The first commercially available 4K camera for cinematographic purposes was the Dalsa Origin, released in 2003. YouTube began supporting 4K for video uploads in 2010 as a result of leading manufacturers producing 4K cameras. Users could view 4K video by selecting "Original" from the quality settings until December 2013, when the 2160poption appeared in the quality menu. In November 2013, YouTube started to use the VP9 video compression standard, saying that it was more suitable for 4K than High Efficiency Video Coding (HEVC); VP9 is being developed by Google, which owns YouTube.
The projection of movies at 4K resolution at cinemas began in 2011. Sony was offering 4K projectors as early as 2004. The first 4K home theater projector was released bySony in 2012.
In February 2014, HIGH TV (High 4K) launched the first ultra-HD, 24/7 general-entertainment TV channel available worldwide. The channel was the first of its kind and featured a unique mix of entertainment, lifestyle, extreme sporting, movies, and everything in ultra-HD quality, with about 200 hours of new content each year. The High 4K team already distributes the channel to pay-TV operators, IPTV, mobile, WebTV, etc., as well as distributing 4K content worldwide.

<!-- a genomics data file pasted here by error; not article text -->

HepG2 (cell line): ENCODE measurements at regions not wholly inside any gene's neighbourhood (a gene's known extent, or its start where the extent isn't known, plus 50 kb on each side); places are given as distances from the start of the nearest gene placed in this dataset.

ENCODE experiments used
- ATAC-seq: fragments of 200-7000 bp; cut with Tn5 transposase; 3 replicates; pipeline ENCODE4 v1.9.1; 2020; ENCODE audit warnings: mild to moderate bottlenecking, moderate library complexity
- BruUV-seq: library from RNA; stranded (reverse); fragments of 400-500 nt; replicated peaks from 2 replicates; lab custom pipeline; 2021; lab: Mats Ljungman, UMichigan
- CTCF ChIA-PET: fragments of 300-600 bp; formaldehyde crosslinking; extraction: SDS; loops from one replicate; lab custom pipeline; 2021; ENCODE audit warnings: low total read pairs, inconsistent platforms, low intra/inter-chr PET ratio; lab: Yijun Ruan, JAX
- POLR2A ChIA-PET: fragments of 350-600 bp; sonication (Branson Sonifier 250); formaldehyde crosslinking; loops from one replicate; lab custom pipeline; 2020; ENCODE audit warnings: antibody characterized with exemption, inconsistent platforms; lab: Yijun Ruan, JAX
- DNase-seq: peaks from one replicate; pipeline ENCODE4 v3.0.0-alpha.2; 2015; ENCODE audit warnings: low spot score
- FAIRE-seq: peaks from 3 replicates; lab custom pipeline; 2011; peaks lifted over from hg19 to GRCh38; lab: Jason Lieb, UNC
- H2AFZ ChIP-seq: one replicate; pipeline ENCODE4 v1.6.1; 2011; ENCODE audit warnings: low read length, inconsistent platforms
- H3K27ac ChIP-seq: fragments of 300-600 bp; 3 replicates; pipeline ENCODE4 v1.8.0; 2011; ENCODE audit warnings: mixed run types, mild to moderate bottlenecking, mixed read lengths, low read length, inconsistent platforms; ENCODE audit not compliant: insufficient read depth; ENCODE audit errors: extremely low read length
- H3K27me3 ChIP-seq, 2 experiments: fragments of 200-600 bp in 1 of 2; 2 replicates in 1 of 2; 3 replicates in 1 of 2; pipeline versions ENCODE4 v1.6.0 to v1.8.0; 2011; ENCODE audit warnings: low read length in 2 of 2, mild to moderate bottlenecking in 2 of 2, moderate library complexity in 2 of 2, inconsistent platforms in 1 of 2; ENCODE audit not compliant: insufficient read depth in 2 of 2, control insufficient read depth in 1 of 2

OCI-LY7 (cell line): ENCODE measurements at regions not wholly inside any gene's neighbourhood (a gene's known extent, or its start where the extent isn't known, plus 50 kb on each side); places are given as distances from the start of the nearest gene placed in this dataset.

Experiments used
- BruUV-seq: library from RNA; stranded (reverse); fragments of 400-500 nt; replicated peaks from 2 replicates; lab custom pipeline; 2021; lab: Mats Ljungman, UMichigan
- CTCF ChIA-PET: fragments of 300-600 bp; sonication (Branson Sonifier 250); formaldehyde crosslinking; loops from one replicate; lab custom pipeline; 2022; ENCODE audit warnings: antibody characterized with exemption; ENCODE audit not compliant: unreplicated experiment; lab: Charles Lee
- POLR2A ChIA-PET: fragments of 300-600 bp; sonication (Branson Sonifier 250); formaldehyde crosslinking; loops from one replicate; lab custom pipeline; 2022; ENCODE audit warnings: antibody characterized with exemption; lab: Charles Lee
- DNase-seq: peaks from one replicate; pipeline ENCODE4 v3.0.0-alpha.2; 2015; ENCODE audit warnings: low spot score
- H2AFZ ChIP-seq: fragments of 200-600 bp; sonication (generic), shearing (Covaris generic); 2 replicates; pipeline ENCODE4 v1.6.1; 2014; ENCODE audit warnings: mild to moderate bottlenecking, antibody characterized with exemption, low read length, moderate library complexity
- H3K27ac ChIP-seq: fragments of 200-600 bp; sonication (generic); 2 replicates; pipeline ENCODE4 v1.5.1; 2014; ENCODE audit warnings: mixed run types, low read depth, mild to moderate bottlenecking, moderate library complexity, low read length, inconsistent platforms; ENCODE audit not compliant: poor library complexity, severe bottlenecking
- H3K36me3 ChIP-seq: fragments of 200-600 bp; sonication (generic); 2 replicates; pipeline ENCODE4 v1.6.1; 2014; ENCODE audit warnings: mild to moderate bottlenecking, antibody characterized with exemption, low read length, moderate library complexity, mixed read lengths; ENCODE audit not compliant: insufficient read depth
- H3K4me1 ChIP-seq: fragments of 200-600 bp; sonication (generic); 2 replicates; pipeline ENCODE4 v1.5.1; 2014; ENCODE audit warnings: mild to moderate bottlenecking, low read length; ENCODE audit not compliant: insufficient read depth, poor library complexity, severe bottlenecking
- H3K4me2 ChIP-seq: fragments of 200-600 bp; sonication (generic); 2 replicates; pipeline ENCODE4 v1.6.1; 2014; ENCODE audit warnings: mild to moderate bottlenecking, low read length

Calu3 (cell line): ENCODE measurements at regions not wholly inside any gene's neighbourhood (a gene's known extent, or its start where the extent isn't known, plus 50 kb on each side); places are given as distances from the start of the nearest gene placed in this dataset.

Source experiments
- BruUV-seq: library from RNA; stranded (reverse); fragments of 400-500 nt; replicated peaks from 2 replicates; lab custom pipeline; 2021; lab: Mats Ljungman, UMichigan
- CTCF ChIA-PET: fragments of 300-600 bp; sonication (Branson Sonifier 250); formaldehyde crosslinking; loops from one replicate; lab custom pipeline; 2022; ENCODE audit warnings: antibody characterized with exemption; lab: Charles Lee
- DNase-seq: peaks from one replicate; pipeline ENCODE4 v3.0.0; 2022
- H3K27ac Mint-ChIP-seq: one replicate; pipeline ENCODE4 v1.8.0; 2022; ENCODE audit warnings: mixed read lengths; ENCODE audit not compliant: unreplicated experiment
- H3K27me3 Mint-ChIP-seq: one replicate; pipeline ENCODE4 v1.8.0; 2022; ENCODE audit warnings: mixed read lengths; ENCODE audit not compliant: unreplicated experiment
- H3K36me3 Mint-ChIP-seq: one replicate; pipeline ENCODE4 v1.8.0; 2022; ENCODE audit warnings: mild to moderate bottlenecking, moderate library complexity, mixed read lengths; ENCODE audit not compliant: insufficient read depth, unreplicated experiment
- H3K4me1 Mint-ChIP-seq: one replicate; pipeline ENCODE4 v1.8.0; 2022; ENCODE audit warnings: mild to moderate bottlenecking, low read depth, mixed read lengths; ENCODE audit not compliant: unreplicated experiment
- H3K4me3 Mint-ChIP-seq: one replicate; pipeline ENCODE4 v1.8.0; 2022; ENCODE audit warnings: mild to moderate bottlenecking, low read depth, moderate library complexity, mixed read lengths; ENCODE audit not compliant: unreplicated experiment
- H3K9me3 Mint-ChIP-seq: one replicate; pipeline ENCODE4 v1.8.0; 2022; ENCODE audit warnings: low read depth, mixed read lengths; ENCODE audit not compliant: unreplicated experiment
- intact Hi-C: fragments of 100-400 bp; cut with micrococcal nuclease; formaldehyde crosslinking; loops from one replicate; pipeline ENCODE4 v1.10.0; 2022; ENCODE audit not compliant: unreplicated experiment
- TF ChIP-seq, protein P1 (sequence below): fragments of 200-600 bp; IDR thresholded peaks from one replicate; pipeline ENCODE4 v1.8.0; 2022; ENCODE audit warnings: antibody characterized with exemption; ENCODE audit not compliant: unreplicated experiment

Sony is one of the leading studios promoting UHDTV content, as of 2013 offering a little over 70 movie and television titles via digital download to a specialized player that stores and decodes the video. The large files (~40GB), distributed through consumer broadband connections, raise concerns about data caps.
In 2014, Netflix began streaming House of Cards, Breaking Bad and "some nature documentaries" at 4K to compatible televisions with an HEVC decoder. Most 4K televisions sold in 2013 did not natively support HEVC, with most major manufacturers announcing support in 2014. Amazon Studios began shooting their full-length original series and new pilots with 4K resolution in 2014. In early 2014, adult sites started offering 4K video content.
Despite rapid price drops beginning in 2013 for viewing devices, the home cinema digital video projector market saw little expansion, with only a few manufactures (only Sony As of 2015) offering limited 4K-capable lineups, with native 4K projectors commanding five-figure price tags well into 2015 before finally breaking the US$10,000 barrier. This despite criticisms that at normal direct-view panel size and viewing distances, the extra pixels of 4K are redundant at the ability of normal human vision. On the contrary, home cinema employs much larger screen sizes without necessarily increasing viewing distance to scale. JVC has used a technique known as "e-shift" to extrapolate extra pixels from 1080p sources to display 4K on screen through upscaling or from native 4K sources at a much lower price than native 4K projectors. This technology of non-native 4K entered its fourth generation for 2016. JVC used this same techcology to provide 8K flight simulation for Boeing that met the limits of 20/25 visual acuity.
4K Ultra HD - History
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